I propose that we fully fund early childhood education and education-based child-care for working parents.
I propose that we expand and begin additional vocational training programs for students who choose to pursue trades over academics . We should begin the vocational track in high school and continue the programs through the first two years of community college. For example: A high school sophomore decides to participate in the plumbing program in high school. She graduates and decides to pursue a full journeyman certificate so that she can start a business. She may continue her education and a number of internship hours at a community college program. She may then be fully certified by her early 20’s and is ready to be an independent plumber once her internships are finished. We have an opportunity now to create outstanding vocational training programs in every area from healthcare to IT to energy technicians.
I propose that we make the first two years of community college or vocational training school free to the student. Should a student wish to pursue additional education, tuition and educational materials should be provided at a reasonable cost to the student affording everyone full access to education and job training no matter where they live.
I propose that charter and private schools receive no money from the state whatsoever. Once a school receives money from the state, it is no longer considered private and must conform to requirements as laid out by the legislature.
If a family chooses to homeschool, they may continue to do so, but children who are homeschooled must be able to pass the same exams as public school students at their grade level throughout their school career. These tests may be proctored by the school district where the homeschooled student resides. The cost of the proctored exams are to be paid for by the homeschooled student’s family. Every student in this state must be given the educational tools to compete and thrive in today’s economy.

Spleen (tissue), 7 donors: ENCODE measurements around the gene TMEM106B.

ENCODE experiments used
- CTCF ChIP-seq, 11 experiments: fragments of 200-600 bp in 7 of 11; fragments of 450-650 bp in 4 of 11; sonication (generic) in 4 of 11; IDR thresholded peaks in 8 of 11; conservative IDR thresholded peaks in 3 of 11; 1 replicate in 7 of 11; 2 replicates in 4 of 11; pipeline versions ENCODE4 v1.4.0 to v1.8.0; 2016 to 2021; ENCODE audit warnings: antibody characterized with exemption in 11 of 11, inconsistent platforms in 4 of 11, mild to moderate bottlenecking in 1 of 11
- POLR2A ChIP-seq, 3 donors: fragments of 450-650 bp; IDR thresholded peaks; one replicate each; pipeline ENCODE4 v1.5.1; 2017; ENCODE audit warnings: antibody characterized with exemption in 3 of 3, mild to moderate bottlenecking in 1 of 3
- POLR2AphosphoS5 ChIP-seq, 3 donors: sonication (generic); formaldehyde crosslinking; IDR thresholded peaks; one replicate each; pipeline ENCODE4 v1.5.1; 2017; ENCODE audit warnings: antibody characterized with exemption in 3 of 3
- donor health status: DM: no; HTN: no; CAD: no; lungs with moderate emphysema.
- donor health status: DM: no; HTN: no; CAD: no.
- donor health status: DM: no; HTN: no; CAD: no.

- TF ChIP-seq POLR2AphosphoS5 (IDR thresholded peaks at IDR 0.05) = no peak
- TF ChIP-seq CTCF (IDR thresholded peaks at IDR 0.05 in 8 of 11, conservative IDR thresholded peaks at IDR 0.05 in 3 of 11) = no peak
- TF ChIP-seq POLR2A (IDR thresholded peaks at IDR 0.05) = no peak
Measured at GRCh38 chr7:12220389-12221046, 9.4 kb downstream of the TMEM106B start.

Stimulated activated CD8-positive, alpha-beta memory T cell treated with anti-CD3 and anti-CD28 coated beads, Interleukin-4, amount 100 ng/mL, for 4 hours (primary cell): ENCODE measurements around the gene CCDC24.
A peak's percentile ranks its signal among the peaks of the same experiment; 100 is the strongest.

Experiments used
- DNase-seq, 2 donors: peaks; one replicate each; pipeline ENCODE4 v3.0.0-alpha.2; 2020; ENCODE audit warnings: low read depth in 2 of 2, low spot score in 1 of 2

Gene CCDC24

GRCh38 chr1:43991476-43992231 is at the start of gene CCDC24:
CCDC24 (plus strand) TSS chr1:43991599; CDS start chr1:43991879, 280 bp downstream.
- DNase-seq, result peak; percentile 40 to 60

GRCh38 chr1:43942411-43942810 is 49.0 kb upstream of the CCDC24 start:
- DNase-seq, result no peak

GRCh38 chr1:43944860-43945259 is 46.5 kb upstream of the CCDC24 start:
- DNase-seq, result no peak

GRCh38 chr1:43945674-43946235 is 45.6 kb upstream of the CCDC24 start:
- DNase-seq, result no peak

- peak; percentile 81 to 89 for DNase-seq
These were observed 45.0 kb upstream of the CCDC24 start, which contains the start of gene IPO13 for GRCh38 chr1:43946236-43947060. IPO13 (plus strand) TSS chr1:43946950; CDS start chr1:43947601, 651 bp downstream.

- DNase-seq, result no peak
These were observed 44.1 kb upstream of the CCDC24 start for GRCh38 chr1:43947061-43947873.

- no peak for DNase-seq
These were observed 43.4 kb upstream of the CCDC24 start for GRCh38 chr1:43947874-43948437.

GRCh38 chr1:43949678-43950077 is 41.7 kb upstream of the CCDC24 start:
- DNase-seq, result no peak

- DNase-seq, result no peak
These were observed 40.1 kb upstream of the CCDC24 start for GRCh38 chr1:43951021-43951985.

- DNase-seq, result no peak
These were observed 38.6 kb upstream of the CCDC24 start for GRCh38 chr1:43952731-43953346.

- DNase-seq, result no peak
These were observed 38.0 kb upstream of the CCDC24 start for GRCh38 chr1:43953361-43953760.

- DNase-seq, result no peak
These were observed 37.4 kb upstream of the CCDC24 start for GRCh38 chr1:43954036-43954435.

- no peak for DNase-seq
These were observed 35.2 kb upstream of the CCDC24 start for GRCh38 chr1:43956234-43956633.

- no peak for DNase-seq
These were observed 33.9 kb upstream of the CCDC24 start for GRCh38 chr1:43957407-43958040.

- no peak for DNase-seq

Special education and services for autism spectrum students must be fully funded and include specially trained educators to be sure we are offering every student the most comprehensive learning environment available.
In addition to a school nurse, every school should have on staff a trained mental health professional as well as a trained social worker . Studies have shown that early mental health intervention is key to the prevention of violent incidents both in and out of school. We need to stop punishing children for circumstances in their lives that are out of their control. Rather, we can provide a robust support system for our kids in the community. At school. We need to fully embrace the simple fact that for many children, the only constant in their lives is school. Students should also have access to wholesome, nutritious meals twice a day while at school. Shaming of students who cannot pay is disgusting and irresponsible. Many students in rural / low-income areas face daily food insecurity. We can address this in part at school.
As our society becomes more dependent and enmeshed in technology, many of our rural and low-income students are left behind due to absent access to technology. I propose we create a statewide internet access network independent of private corporations. I propose we work with students and school districts to find a solution for children who do not have access to equipment be it through expanded school library hours with transportation home provided, altered school days to allow children without access in their homes to complete assignments, or providing equipment at low cost or free to every student. Access to technology should not be a barrier to educational success.